The Briefest of Wonders: The Colossus of Rhodes

altProfessor Tim Parkin at the Department of Classics and Archaeology at the University of Melbourne will launch the 2020 Greek History and Culture Seminars offered by the Greek Community of Melbourne, with a lecture entitles “The Briefest of Wonders: the Colossus of Rhodes’ on Thursday 5 March 2020, at the Greek Centre.

Shakespeare has Cassius speak of Caesar bestriding the narrow world like a Colossus under whose huge legs we petty men walk. So, what do we know of the original Colossus, the third-century BC statue of Helios erected in the harbour of the city of Rhodes? How, where and why was it built, and what became of it? In this illustrated talk I shall attempt to bring this short-lived wonder back to life and consider why, despite being so short-lived, it looms so large still in modern imaginations.

Tim Parkin joined the Classics and Archaeology department at the University of Melbourne in 2018 as the inaugural Elizabeth and James Tatoulis Chair in Classics. Before this he had spent over eleven years as Professor of Ancient History at the University of Manchester (UK). He is a New Zealander by birth who was awarded a D.Phil. at Oxford as a Rhodes Scholar and who, since 1989, has worked in universities in New Zealand, Australia, and the United Kingdom, as well as spending 14 months in Germany as an Alexander von Humboldt research fellow. Tim's teaching covers both Greek and Roman history and classical languages. His main research is in ancient history, particularly Roman social, cultural, and demographic history. Among his publications are Demography and Roman Society (1992), Old Age in the Roman World: A Social and Cultural History (2003), Roman Social History: A Sourcebook (2007), and The Oxford Handbook of Childhood and Education in the Classical World (2014). He is currently working on, inter al., ancient sexual health, in particular sexually transmitted diseases.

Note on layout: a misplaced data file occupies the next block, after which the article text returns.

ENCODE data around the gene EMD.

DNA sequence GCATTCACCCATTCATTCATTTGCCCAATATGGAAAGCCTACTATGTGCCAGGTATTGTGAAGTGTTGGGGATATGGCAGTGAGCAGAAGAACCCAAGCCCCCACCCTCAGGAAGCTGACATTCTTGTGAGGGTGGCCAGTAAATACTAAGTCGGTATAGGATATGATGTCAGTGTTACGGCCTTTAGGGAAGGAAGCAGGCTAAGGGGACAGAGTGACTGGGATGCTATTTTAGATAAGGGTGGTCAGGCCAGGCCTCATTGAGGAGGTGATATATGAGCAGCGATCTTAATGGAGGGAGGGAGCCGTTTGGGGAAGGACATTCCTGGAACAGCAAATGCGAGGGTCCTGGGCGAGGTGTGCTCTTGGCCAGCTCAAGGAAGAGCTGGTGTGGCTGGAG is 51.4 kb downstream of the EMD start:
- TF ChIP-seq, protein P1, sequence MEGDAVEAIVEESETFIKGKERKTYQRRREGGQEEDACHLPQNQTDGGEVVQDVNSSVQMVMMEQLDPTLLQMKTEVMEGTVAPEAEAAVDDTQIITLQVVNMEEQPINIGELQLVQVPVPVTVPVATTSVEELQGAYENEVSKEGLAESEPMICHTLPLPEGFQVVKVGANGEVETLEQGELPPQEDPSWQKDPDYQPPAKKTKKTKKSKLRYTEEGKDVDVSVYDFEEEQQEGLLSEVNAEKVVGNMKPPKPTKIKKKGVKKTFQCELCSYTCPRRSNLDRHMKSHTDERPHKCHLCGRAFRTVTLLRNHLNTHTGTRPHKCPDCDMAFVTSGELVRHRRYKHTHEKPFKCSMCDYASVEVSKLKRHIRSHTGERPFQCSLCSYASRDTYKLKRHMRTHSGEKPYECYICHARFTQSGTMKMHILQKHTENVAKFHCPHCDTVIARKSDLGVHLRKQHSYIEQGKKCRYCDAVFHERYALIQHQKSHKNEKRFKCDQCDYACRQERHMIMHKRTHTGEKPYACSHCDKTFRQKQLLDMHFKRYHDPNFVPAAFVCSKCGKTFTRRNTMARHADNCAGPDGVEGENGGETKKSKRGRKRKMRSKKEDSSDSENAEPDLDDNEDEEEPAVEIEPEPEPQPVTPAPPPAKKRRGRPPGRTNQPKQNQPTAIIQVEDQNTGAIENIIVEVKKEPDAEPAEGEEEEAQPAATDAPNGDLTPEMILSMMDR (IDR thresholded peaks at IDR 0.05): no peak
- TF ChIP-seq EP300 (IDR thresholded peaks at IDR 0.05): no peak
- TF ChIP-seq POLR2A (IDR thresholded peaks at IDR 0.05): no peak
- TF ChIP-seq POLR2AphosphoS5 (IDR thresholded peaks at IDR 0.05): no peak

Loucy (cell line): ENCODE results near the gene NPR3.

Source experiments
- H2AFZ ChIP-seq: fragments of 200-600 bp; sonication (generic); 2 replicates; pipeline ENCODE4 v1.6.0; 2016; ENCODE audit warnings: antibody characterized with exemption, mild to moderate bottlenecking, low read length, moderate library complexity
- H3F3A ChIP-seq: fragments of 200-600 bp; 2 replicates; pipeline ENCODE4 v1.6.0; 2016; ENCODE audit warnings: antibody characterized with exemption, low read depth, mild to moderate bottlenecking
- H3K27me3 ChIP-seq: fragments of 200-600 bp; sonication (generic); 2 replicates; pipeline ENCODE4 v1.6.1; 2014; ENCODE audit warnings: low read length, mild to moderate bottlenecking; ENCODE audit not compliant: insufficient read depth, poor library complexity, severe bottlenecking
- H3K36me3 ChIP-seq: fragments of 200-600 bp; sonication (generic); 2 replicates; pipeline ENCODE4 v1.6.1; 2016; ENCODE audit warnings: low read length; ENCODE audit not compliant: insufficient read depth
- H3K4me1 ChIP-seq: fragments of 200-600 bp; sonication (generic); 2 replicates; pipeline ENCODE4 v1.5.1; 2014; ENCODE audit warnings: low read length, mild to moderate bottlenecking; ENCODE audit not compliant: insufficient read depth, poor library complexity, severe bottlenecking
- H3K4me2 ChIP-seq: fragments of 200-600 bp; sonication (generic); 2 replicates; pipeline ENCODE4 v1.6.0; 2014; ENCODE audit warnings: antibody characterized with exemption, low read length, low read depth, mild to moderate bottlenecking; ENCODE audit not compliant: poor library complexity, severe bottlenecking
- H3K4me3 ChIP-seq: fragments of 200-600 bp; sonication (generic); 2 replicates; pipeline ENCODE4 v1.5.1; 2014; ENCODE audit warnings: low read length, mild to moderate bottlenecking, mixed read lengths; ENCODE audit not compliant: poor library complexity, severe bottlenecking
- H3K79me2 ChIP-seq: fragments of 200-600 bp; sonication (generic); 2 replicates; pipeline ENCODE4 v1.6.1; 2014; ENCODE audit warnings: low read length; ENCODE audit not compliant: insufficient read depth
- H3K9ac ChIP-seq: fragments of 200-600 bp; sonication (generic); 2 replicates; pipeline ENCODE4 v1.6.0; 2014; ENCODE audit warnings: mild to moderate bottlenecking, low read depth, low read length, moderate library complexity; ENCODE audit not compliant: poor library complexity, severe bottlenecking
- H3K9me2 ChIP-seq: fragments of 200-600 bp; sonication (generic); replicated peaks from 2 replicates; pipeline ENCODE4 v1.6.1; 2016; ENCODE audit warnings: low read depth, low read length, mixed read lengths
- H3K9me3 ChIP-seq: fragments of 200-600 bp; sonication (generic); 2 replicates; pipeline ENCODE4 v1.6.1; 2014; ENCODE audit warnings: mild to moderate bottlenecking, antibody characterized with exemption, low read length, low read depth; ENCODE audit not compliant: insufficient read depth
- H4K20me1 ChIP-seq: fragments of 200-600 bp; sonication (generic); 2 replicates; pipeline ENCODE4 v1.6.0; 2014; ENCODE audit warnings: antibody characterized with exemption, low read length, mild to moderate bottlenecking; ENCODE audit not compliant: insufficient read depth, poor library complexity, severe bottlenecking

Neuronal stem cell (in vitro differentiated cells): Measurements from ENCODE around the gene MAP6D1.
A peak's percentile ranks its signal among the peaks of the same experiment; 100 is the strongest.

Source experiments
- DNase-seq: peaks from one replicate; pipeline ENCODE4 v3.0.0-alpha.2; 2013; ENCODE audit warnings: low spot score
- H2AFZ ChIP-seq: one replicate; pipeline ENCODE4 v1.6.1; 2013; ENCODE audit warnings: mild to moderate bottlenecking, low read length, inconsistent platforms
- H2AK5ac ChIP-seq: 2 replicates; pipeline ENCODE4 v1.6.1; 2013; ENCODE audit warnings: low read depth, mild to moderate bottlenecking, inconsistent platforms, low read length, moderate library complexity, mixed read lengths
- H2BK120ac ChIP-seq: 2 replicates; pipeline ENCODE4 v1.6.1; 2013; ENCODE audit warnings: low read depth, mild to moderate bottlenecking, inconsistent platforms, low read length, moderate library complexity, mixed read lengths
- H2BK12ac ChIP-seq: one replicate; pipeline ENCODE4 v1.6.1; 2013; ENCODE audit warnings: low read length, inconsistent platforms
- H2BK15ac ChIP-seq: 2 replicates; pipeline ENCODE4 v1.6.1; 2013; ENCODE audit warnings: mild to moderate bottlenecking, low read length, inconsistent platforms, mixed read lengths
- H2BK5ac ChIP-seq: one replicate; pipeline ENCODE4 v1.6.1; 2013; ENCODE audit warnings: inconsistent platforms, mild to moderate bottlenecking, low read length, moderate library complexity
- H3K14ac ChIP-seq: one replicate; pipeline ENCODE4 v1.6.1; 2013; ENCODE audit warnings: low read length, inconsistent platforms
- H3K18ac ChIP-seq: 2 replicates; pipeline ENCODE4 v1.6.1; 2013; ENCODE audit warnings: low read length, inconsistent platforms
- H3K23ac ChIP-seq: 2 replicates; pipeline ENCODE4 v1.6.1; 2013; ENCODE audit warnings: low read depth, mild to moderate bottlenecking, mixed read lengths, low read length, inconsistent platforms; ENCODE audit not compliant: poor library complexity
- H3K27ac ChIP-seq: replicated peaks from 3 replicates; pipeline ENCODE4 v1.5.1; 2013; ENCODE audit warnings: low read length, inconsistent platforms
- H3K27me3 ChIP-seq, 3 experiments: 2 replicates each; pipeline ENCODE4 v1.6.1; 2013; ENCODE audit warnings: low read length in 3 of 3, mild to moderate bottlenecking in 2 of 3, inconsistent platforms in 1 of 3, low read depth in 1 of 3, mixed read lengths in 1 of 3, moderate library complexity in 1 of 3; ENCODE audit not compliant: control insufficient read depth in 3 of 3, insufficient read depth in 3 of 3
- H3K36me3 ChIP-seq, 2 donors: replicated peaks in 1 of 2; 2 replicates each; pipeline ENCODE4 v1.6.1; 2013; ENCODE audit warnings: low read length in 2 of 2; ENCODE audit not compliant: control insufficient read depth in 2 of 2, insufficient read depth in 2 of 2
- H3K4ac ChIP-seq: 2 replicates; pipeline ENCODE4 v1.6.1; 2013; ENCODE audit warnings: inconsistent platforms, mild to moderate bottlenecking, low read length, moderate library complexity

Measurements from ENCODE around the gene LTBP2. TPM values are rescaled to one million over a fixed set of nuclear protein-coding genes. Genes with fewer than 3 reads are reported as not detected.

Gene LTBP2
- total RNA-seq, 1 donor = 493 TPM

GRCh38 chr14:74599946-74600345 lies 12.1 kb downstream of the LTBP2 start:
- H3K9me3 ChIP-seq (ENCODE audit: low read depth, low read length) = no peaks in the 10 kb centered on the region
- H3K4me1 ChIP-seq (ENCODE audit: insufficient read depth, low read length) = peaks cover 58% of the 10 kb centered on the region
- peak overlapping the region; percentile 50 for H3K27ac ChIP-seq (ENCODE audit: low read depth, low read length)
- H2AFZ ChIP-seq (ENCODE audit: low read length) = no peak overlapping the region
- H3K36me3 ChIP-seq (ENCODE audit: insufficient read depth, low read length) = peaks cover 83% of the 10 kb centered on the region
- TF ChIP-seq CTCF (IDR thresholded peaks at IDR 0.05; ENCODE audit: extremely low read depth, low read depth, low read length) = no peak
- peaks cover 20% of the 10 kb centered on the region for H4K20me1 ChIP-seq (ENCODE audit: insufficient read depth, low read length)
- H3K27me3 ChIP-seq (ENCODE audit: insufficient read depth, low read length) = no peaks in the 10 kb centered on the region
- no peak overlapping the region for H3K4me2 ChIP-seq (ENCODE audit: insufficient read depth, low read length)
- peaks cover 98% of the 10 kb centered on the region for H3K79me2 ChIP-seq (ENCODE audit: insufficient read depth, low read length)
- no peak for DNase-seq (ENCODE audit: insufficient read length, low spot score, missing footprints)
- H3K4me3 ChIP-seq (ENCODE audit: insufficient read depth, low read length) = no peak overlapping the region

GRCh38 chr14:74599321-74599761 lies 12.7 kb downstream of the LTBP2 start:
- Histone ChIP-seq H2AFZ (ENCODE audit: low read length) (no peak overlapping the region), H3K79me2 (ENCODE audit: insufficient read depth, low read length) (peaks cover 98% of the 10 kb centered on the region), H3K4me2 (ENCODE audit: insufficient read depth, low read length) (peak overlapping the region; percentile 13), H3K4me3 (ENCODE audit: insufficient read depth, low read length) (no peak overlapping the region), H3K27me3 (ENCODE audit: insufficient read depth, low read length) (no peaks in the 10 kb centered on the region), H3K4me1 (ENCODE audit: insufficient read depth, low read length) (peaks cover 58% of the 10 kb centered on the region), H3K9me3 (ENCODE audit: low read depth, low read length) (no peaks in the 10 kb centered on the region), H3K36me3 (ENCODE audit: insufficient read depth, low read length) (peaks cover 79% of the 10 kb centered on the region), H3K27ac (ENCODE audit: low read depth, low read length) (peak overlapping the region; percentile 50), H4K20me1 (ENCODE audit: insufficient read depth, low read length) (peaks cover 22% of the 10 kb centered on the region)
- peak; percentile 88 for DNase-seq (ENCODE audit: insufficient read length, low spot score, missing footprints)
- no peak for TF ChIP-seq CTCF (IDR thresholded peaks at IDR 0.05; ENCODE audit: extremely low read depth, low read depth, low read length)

The Greek History and Culture Seminars enter their tenth year. The success and appeal of the Seminars in the Greek and Australian communities exceeded all expectations and precedents.

The Seminars are offered free of charge by the Community with the financial support of organizations and individuals. If you would like to contribute to this endeavor, you can choose one or more lectures from the 2020 Seminar Program and offer $ 100 per lecture. Donation money is used to cover the operating expenses of the Seminars.

When: Thursday 5 March 2020, 7.00pm
Where: Greek Centre (Delphi Bank Mezzanine, 168 Lonsdale Street, Melbourne)

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